Do Your Beginning Students Want to Converse?
Are your beginners like a group of birds wanting to chirp away and carry on a conversation? Of course they are! Your job will be to keep them talking in the target language, even when they have no vocabulary! Beginners may be beginners in the target language but that doesn’t mean they don’t have anything to say, they just don’t have the words and tools to do so.
They are more than ready to communicate and they want to be heard, express themselves and practice strange new words. But, as beginners, they need to acquire more vocabulary and be able to practice it in a safe environment.
Language skills are the fundamental structures, core vocabulary and word order necessary to communicate in any language. Every language has its own skills which must be accurately acquired and your beginners must have at least this much of a start in English if they hope to improve.
As beginners they’re like toddlers learning to walk in the new language. It’s our job to help them improve until they can run and jump or join an olympic team. We know they they’re anxious to communicate because if they can’t say something in the target language, they will quickly revert to their native language. Wouldn’t you do the same if you lacked the vocabulary you needed?
But we must reintegrate that desire for communication exclusively into the target language
Allowing students to converse in their native language is like opening Pandora’s box. You can quickly lose precious time in listening and speaking the target language. Students must first master the basic tools and structures then need in English, so they can earn their first running shoes.
They must carry on structured conversations as you help them grow their vocabulary in the target language. Eventually they will reach the level they need to earn those running shoes!
Students need to understand the vocabulary and structures they are practicing as they move forward. It is up to you set the framework for each step which will then scaffold the following step.
The oral patterns you set up are like a cookie mold. The vocabulary is like the batter which is made up of various ingredients. No matter how beautiful the mold, you will need some batter to produce a cookie. For beginners the production will be limited, like only being able to make oatmeal cookies.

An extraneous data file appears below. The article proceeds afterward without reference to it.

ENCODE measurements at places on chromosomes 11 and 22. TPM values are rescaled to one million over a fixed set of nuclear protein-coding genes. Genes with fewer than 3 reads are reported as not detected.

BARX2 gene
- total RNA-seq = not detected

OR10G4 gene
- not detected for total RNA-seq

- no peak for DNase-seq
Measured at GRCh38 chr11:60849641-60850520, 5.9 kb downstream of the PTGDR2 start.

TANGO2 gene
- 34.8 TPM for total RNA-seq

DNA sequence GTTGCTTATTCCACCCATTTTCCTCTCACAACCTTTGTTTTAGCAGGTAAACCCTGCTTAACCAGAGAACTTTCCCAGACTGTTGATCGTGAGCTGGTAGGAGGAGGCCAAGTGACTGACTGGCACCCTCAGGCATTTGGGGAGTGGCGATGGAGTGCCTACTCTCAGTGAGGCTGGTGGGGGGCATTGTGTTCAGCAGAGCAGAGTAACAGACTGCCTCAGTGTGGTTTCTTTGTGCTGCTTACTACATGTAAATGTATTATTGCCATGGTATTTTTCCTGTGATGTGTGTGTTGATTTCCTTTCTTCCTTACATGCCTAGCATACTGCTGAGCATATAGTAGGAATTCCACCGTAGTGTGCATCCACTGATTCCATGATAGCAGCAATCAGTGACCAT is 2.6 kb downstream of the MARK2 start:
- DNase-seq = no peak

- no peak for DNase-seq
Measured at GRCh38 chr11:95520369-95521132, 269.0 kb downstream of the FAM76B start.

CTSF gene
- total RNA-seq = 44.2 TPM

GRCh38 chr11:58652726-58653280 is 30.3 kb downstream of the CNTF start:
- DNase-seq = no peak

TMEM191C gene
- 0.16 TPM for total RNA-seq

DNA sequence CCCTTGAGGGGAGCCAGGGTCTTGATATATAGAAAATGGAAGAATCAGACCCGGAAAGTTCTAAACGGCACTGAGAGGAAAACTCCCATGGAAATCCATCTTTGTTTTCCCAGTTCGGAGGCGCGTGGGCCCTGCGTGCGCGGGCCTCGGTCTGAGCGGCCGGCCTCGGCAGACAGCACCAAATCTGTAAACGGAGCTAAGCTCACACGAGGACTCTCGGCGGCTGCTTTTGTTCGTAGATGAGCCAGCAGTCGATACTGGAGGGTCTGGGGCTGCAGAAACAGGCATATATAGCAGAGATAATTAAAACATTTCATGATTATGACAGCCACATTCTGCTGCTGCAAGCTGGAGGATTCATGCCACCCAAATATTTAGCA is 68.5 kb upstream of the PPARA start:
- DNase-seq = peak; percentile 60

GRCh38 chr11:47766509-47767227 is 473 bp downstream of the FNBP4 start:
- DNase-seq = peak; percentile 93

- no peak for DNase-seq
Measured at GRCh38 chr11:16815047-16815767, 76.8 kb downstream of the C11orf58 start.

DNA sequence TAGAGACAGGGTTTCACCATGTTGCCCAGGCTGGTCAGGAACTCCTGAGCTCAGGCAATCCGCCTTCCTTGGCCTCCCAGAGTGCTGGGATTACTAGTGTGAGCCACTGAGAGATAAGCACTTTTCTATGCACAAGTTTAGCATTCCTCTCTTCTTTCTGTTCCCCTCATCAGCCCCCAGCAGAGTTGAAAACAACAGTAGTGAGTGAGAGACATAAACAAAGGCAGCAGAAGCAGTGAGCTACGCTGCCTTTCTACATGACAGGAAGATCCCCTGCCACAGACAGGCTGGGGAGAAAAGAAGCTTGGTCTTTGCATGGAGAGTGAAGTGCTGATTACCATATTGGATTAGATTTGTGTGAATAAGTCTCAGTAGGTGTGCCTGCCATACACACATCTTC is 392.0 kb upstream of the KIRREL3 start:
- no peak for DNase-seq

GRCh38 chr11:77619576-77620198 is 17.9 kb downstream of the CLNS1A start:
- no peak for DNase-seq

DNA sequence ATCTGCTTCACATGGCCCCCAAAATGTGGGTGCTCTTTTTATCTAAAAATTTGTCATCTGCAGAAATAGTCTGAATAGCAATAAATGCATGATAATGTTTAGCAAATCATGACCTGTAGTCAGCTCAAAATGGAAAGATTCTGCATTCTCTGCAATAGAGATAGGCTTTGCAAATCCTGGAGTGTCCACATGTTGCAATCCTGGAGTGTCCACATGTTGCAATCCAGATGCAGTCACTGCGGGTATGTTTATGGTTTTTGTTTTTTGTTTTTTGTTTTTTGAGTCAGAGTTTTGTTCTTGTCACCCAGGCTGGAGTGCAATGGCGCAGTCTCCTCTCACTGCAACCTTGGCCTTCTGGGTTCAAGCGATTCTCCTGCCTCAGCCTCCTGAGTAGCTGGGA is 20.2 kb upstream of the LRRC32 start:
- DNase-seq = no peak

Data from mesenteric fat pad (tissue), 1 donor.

Vocabulary is the raw material you need to put in the mold and as you add more material (a few words a day) the variety of your production will improve. Beginners need concrete vocabulary; things that can be seen, touched and described including everyday objects, people and places they are familiar with. These kinds of nouns lend themselves to multiple descriptive words (adjectives). Stockpile nouns and adjectives for future use then add some prepositional phrases.
Vocabulary is not faithful to the structures it works with. It comes and goes randomly. Some words will never
be used again. Structures on the other hand never stop supporting the language. They may become more sophisticated but each one will be built on the previous one.
NO, NOT DRILLS!
Did I say you could escape drills? Don’t think of them as drills, they’re practice! For beginners, drills are the key to acquisition. Students need to understand what they are practicing and the vocabulary they are using. If students cannot comprehend the practice or the vocabulary you are using, there will be no motivation and without motivation there will be no mastery.
Drills are speaking patterns that need to be acquired for such things as:
…Making negative statements
These patterns and the correct way of ordering the words will become internalized through practice enabling students to move on, with a firm base.
Trying to skip this step is like having a runner speed down a street full of potholes, sudden drops and tree stumps, while cars zoom by. Even good athletes might not be able to do it! Yet linguistically, any conversation jumps from one structure to another. With a solid base and lots of practice, students will be able to do that.
KEEPING THE FUN IN THE DRILL:
Students need to understand what they are practicing. As SLA expert, Stephen Krashen says, one of the most important components of second language acquisition is to give students ‘comprehensible input’ so they can slowly advance. The content should only be a little bit harder than what they already know. They advance while being scaffolded by that which they have already acquired.
Do you enjoy doing things you have already mastered? Your students will too!
SOME GENERAL TIPS ARE:
…Interesting objects: Keep interesting objects in the classroom to pepper conversation practice or increase motivation and curiosity.
…Personalization: Make sure your content has the stamp of each student’s personality, likes dislikes, concerns, names relationships.
…Mystery: add a little bit of the unknown to the content. This includes unusual vocabulary. Please don’t just stick to erasers, pencils and desks. Add toothbrushes, shoe horns, chocolates, rhyming words, short sayings etc.
…Unpredictability: play with sizes and functions by including the bizarre in the vocabulary, like a giant comb, glasses with big bushy eyebrows, a crown, a big foot a magic wand, etc. Even adult university students like a little laughter.
I had a very tall, slender adult student with a black beard in one class. I brought an Abraham Lincoln top hat to class. That personalized the practice to his figure, added some mystery about a president my student were unfamiliar with, and the hat was new to the student and the rest of the class!
It was all done in good fun, but the goal or practice of the particular learning structures, tools and framework were always present. The group consisted of adult professionals who were, beginners earning their running shoes!